The defense of Francisco Ocampo consists of a mere denial that he was not among the three persons who forcibly took Jesus Segui in the evening of February 27, 1986. At the same time, he claims that when the murder was committed, he was working at the fishpond and he did not leave its premises the whole day. 21 For his part, Manolito Macaraig, Ocampo’s co-accused, testified that on the night of the incident, he was in his house where he met accused Antonio Gantang, Nestor Vizarra and Aquilino Pedilino who invited him to go to the latter’s house. After having taken two shots of liquor at Pedilino’s house and upon reaching the house of Jesus Segui, Macaraig left the company of Antonio Gantang, Nestor Vizarra and Aquilino Pedilino and proceeded to the store of Aling Flor at Barangay Ilayang, Calutan to buy some more wine. On his way to Antonio Gantang’s house where they intended to do their drinking, he saw Nestor Vizarra, Antonio Gantang, and Aquilino Pedilino carrying ("dala-dala") Jesus Segui. Macaraig adds that he saw Antonio Gantang Nestor Vizarra poke a bladed weapon at Jesus Segui whom they urged to keep quiet lest something should happen to him and his family. Lastly, Macaraig alleges that he saw Nestor Vizarra stab Jesus Segui. 22

In this direct appeal, Accused-appellant argues that the lower court erred in giving weight to the circumstantial evidence presented by the prosecution. Accused-appellant points out inconsistencies in the testimonies of the witnesses for the prosecution. 23chanrobles.com:cralaw:red

We affirm the conviction of the trial court. Admittedly, the prosecution’s evidence is circumstantial since there were no eyewitnesses who testified as to the manner and exact identity of the person who killed Jesus Segui. Since nobody witnessed the accused-appellant commit the crime, what was presented before the trial court were pieces of circumstantial evidence which are admissible only if they satisfy the conditions set forth under Section 5 of Rule 133 of the Rules of Court which states:jgc:chanrobles.com.ph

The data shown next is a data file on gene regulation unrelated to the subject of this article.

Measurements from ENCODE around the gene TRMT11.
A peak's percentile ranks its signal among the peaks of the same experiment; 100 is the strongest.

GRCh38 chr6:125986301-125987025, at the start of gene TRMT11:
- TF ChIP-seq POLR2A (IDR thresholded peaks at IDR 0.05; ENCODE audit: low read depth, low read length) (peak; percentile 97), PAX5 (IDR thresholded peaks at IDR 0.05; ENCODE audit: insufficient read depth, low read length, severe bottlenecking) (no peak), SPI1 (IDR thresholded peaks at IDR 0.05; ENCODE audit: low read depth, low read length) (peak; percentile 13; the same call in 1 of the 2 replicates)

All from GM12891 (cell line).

"Circumstantial evidence, when sufficient — Circumstantial evidence is sufficient for conviction if:chanrob1es virtual 1aw library

a) There is more than one circumstance;

b) The facts derived from which the inferences are derived are proven; and

c) The combination of all the circumstances is such as to produce a conviction beyond reasonable doubt."cralaw virtua1aw library

Before a conviction is pronounced on the basis of circumstantial evidence, the circumstances proved should constitute an unbroken chain of events which lead to a reasonable conclusion, pointing to the accused-appellant to the exclusion of all others as the author of the crime. 24

In the case at bar, although there were no eyewitnesses to the actual commission, there are evidences unmistakably linking the accused as the author of the crime. Gleaned from the following facts proven before the trial court, these circumstances are apparently inconsistent with the presumed innocence of the accused: there was animosity between Francisco Ocampo and Jesus Segui arising from a complaint of the latter before the barangay captain about his missing animals; that Jesus Segui planted bananas and coconuts along a pathway traversed by the workers of Francisco Ocampo leading to the fishpond under the supervision by the latter; 25 that Francisco Ocampo was seen as one of the three persons who forcibly took Jesus Segui from his house in the evening of February 27, 1986, the last time Jesus Segui was seen alive; 26 that Jesus Segui was brought towards the direction of the fishpond supervised by Francisco Ocampo; that immediately after Jesus Segui was forcibly taken from his house in the evening of February 27, 1986 by Francisco Ocampo, Antonio Gantang and another person, Purificacion Segui heard her husband cry, "Diyos ko, bakit mo po ako ginaganito, anong kasalanan ko;" 27 that the next day, Jesus Segui was missing and his dead body was found on March 1, 1986 floating in the river near the fishpond under the care of Francisco Ocampo. 28 These circumstances lead to a reasonable conclusion that Francisco Ocampo was one of the persons responsible for the death of Jesus Segui.chanrobles.com : virtual law library